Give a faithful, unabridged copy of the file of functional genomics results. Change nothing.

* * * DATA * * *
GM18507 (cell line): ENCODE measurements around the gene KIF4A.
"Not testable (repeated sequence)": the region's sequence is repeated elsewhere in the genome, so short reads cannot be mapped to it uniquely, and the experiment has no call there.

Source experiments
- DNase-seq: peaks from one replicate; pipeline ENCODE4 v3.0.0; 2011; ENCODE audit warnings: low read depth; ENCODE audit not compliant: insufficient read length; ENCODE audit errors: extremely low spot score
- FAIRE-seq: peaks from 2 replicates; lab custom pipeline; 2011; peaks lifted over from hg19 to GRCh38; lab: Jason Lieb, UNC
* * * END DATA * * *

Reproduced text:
GM18507 (cell line): ENCODE measurements around the gene KIF4A.
"Not testable (repeated sequence)": the region's sequence is repeated elsewhere in the genome, so short reads cannot be mapped to it uniquely, and the experiment has no call there.

Source experiments
- DNase-seq: peaks from one replicate; pipeline ENCODE4 v3.0.0; 2011; ENCODE audit warnings: low read depth; ENCODE audit not compliant: insufficient read length; ENCODE audit errors: extremely low spot score
- FAIRE-seq: peaks from 2 replicates; lab custom pipeline; 2011; peaks lifted over from hg19 to GRCh38; lab: Jason Lieb, UNC